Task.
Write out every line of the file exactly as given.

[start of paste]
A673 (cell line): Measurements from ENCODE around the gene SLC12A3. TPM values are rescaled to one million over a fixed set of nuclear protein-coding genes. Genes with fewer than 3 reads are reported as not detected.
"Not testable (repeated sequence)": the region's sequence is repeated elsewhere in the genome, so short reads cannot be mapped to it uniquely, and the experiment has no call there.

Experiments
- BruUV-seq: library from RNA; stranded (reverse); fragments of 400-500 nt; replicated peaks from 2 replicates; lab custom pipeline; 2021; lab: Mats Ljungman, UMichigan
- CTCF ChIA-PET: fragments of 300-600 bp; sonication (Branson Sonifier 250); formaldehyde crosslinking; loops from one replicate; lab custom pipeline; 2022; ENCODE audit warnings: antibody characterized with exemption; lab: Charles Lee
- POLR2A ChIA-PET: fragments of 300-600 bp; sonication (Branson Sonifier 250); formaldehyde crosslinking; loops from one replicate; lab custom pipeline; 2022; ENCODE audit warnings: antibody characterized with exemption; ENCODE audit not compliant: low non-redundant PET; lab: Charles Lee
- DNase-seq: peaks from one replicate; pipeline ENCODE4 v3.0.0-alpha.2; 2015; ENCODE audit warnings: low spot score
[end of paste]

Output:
A673 (cell line): Measurements from ENCODE around the gene SLC12A3. TPM values are rescaled to one million over a fixed set of nuclear protein-coding genes. Genes with fewer than 3 reads are reported as not detected.
"Not testable (repeated sequence)": the region's sequence is repeated elsewhere in the genome, so short reads cannot be mapped to it uniquely, and the experiment has no call there.

Experiments
- BruUV-seq: library from RNA; stranded (reverse); fragments of 400-500 nt; replicated peaks from 2 replicates; lab custom pipeline; 2021; lab: Mats Ljungman, UMichigan
- CTCF ChIA-PET: fragments of 300-600 bp; sonication (Branson Sonifier 250); formaldehyde crosslinking; loops from one replicate; lab custom pipeline; 2022; ENCODE audit warnings: antibody characterized with exemption; lab: Charles Lee
- POLR2A ChIA-PET: fragments of 300-600 bp; sonication (Branson Sonifier 250); formaldehyde crosslinking; loops from one replicate; lab custom pipeline; 2022; ENCODE audit warnings: antibody characterized with exemption; ENCODE audit not compliant: low non-redundant PET; lab: Charles Lee
- DNase-seq: peaks from one replicate; pipeline ENCODE4 v3.0.0-alpha.2; 2015; ENCODE audit warnings: low spot score